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Best Fireplace Before and Afters 2013

You showed dozens of your stately and inviting hearths and mantels. Now see which ones were finalists in our annual Reader Remodel Contest

Sizzling Makeovers

Is it getting hot in here? This year's Reader Remodel Contest brought in a bunch of amazing fireplace renovations, ranging from rustic stone hearths in kitchens to more-traditional living room fireplaces surrounded by elegant woodwork and space for entertainment gear. Here are a few outstanding examples.

Rustic Stone Fireplace: Before

Who: Mary M.

Where: Belmont, MI

We sledged the bricks out, one by one. Then we removed the fireplace insert and gas logs, and we took out the walls, including the outside wall, so we could properly insulate it. My husband had to move the header in order to make the opening larger. He then fashioned a dome insert in order to form the drywall in a dome shape, instead of a square opening. We were in constant communication with the fireplace/stove business owner in Tennessee because installing a stove would need a lot more space "to code," since it would be generating a lot more heat. After all the cement work, we put in cultured stone, a small tiled floor just under the stove, and we tore out carpet and installed ceramic stone tile that looks just like barn-wood slats.

Rustic Stone Fireplace: After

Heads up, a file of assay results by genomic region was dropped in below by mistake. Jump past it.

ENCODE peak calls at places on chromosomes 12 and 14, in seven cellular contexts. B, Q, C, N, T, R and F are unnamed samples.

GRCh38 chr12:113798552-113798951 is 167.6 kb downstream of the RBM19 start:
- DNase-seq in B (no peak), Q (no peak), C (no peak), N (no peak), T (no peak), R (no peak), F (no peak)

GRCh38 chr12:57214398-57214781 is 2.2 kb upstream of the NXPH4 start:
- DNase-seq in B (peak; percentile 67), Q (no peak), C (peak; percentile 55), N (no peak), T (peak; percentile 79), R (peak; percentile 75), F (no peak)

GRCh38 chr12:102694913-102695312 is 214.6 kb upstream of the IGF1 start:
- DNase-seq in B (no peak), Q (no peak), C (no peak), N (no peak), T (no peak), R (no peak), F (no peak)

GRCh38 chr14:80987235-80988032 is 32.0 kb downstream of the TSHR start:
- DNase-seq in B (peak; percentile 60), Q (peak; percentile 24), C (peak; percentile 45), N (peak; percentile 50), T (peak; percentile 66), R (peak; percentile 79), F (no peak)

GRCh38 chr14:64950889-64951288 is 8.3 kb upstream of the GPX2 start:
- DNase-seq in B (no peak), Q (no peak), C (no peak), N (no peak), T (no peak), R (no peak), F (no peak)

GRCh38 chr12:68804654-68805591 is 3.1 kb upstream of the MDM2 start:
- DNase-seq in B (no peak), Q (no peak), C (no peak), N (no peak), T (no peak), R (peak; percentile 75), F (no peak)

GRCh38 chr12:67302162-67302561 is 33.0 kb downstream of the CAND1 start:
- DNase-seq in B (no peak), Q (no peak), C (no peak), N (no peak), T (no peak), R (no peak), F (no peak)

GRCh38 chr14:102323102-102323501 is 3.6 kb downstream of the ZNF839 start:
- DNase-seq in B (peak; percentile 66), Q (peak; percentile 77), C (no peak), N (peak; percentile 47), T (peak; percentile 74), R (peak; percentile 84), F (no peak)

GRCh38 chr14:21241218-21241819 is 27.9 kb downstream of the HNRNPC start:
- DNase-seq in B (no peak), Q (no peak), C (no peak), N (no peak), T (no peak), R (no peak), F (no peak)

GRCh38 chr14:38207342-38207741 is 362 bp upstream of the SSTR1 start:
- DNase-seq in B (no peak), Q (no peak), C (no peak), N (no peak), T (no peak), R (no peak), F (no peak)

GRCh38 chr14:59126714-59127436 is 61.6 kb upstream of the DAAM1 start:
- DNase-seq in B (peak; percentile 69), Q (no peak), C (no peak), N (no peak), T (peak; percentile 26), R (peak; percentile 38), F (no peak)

Who: Mary M.

Where: Belmont, MI

It was such a dramatic change, our neighbors were blown away. The stove is so efficient we had to move the thermostat upstairs in order for it to come on and heat the rest of the house. We found a 100-year-old barn door in the bargain corner for $40, and we put it on the walls around the fireplace opening. It is super rustic, and part of the door was chewed by cows or horses, which makes a good story, and it makes the door look rustic and authentically old.

Who did the work: We did all the work ourselves.

Cost: $1,000-$5,000

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Fireplace Becomes Focal Point: Before

Who: Jocelynn G.

Where: Calgary, AB, Canada

We painted the rock backing of the original fireplace. Framed the mantel and columns. Built and installed the cabinets. Trimmed the columns. Tiled the hearth and mantel. Painted and primed. Ran all electrical in through the mantel and column.

Fireplace Becomes Focal Point: After

Who: Jocelynn G.

Where: Calgary, AB, Canada

This remodel brightened our living room and updated it from the 1960s era to 2013. This project created a focal point for our living room and gave us a place to mount the TV.

Who did the work: We did all the work ourselves.

Cost: $100-$500

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Fireplace Overhaul: Before

Who: Charles S.

Where: Mount Airy, MD

We totally gutted the "garden" level of the house. We added new insulation, drywall, radiant-heated floor, ceramic tile, electrical and fireplace insert. The stone fireplace with recovered barn-beam mantel is the focal point of room.